Since the time of the Roman Stoics, philosophy has generally been turned into a field inhabited solely by intellectuals that like using multi-syllabic words, writing almost incomprehensible texts that only their academic friends could understand (I’m looking at you Hegel.) Ultimately, the field became mere contrarian word games, ensuring academics get published and keep their jobs, doing almost nothing to better the lives of the general population.
One can claim to be an Existentialist or Kantian, but in functional terms, it means little. They are mere labels. Even if one’s thoughts are imbued with their writings, that still has almost no meaning to the rest of the world, unless, of course, you want to sound interesting in the coffee shop or cocktail party. Claiming to follow a philosophy or philosopher from the past few hundred years in no way expects you to behave a certain way, or more importantly, guarantee happiness.
Such is not the case with the ancient Roman Stoics. They did the best they could to live by the principles they espoused, for they knew that merely studying philosophy was useless, and that it must have real world applications to be of any real value.
Some, such as Seneca, did write lengthy essays and letters focused on philosophy, yet the focus was always the practicality and usefulness of the ideas to limit suffering and increase joy. Word and logic games were frowned upon and avoided.
But if one lacks the time or interest in extensive reading, one need only pick up Marcus Aurelius’ Meditations or Epictetus’ Enchiridion. Both are concise and easily understood explanations on what one needs to focus on in order to have a good life, based on reason, truth, and wisdom—with the reality of “what is.” That last point is very important.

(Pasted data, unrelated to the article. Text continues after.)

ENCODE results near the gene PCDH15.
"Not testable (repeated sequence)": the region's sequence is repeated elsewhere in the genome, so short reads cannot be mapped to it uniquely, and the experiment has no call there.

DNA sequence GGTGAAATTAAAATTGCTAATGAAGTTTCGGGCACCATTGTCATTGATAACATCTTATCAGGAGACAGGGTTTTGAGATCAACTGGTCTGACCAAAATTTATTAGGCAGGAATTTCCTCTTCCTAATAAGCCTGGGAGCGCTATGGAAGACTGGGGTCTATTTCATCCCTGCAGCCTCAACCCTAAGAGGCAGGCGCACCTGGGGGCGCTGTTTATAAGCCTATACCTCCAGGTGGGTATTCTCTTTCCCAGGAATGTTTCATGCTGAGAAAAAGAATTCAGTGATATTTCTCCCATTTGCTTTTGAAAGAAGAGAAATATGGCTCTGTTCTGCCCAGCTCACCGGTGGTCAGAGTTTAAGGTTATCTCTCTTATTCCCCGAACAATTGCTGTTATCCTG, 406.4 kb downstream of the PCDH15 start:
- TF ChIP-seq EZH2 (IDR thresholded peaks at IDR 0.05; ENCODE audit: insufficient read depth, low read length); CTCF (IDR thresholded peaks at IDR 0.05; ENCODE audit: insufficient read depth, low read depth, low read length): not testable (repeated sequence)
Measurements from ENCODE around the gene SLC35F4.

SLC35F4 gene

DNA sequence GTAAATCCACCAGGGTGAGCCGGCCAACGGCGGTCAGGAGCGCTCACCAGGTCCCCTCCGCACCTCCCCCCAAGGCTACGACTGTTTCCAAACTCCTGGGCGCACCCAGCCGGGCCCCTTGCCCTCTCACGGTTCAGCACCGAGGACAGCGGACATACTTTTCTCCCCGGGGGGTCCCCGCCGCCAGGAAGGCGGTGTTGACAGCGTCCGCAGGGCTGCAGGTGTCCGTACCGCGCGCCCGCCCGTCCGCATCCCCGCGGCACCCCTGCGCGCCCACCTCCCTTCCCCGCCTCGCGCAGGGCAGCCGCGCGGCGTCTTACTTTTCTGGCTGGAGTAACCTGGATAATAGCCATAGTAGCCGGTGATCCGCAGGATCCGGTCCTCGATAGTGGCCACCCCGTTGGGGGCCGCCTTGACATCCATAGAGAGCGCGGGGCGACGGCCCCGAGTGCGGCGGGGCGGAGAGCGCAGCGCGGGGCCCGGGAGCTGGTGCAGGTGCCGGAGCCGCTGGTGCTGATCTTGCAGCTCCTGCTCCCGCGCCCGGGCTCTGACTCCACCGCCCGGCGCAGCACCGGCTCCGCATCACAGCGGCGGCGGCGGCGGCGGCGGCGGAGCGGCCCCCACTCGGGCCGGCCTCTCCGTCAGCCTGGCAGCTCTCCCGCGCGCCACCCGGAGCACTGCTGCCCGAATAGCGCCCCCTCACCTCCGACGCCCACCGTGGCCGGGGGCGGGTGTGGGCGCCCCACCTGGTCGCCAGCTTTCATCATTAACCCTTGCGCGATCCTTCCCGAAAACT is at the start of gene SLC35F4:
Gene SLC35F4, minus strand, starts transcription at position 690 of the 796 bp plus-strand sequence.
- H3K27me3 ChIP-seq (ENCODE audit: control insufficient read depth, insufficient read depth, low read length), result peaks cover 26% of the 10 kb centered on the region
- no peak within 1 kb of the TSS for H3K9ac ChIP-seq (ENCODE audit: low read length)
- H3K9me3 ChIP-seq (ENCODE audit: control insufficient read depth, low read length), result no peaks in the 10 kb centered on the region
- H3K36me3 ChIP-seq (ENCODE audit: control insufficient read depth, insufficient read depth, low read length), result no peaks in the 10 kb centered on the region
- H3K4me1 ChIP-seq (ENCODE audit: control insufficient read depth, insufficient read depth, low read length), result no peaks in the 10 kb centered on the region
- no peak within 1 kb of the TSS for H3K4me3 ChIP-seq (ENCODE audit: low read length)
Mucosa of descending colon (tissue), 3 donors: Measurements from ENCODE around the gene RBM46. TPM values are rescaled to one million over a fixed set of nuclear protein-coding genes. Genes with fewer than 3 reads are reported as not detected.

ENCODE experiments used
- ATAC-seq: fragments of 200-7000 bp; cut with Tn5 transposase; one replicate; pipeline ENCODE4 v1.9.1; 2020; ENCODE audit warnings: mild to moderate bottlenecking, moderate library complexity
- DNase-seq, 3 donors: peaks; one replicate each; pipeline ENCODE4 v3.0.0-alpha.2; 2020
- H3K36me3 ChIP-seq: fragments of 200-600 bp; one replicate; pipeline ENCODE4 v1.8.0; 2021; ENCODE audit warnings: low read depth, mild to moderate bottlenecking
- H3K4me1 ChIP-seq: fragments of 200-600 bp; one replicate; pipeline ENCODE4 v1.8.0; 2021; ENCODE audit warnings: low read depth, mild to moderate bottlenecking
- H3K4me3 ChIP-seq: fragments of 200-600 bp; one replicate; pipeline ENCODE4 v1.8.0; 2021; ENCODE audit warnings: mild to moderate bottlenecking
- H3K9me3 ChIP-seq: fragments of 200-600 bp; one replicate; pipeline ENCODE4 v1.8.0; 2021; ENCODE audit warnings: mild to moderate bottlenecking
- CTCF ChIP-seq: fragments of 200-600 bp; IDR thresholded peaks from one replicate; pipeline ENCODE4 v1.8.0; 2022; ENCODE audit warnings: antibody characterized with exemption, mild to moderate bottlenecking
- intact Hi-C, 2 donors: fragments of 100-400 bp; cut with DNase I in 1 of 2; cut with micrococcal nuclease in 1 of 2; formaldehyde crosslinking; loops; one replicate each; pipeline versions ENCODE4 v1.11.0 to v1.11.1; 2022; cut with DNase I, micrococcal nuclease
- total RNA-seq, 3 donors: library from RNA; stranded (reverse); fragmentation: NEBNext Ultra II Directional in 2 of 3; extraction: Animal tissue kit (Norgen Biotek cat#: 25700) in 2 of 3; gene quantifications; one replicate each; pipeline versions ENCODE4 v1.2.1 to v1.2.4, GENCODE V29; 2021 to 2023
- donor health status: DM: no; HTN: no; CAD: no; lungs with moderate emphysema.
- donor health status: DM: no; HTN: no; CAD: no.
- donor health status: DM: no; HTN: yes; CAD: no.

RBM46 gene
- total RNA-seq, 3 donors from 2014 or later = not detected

For, over the centuries, as philosophy became more and more rarefied and disconnected from the lives of average humans, the avenue of faith in superstitions grew in strength. No reason is required, no analysis of what truly exists a prerequisite; only “believe in this…the words of such and such prophet/deity.”
But, what is worse than a philosopher not living a life based on the ideas supported by his or her very profession?
The answer to that question is simple: People who walk through life thinking that merely believing in something makes them good.
What one chooses to believe might be important to an individual, but one’s beliefs mean nothing to the rest of humanity.
What does matter?
Going through your days claiming to be a philosopher or religious adherent might give you the feeling of having a worthwhile life, but does that mean it really is?
Go to any news source at any given time day or night and one will be deluged with an ocean of politicians, media stars, and supposed holy men espousing what they claim to believe. In the information age, when all it takes is a smartphone and a YouTube channel (let alone an entire marketing department) it is easier than ever to share what one believes and make it appear as if it is a thing of substance.
But it is not. In the end, as Marcus Aurelius would say, it is nothing but smoke and dust (or, I guess, in this case, pixels and bytes.)
There are religious adherents that kill, and those that heal. Some in a particular political party may be intent on serving others, while those who self-apply the same label are only intent on serving their own selfish needs. Many claim to believe the same religion or culture, yet behave in wildly divergent ways.
No. At the end of the day, and just as important, at the end of one’s life, it is not what you believe that matters.
It’s what you do.
And since the Stoics dealt in reason, they didn’t even have to say, “I believe.” They could say, “I understand. And since this I understand, I now must act.”
Acta Non Verba: Whether you do it yearly, monthly, or daily (that last option is best if you are new to the Stoic path), evaluate, compare, and contrast what you do with what you think, or claim to believe, and ask yourself, “Do my deeds match up with who I claim to be?”
Philosophy is nothing but the practice of noble behavior. – Musonius Rufus
How long can you afford to put off who you really want to be? Your nobler self cannot wait any longer. – Epictetus
Stop all this theorizing about what a good man should be. Be it! – Marcus Aurelius
Stephen Sumner is a writer with over three decades experience studying what it means to have a good life. He has a BS in Human Development and Family Studies from Cornell University. His favorite pastimes include reading, fountain pens, and growing insanely hot peppers. Click here to follow him on Twitter.
Original, non-meme image from Isaac Davis via Unsplash.com.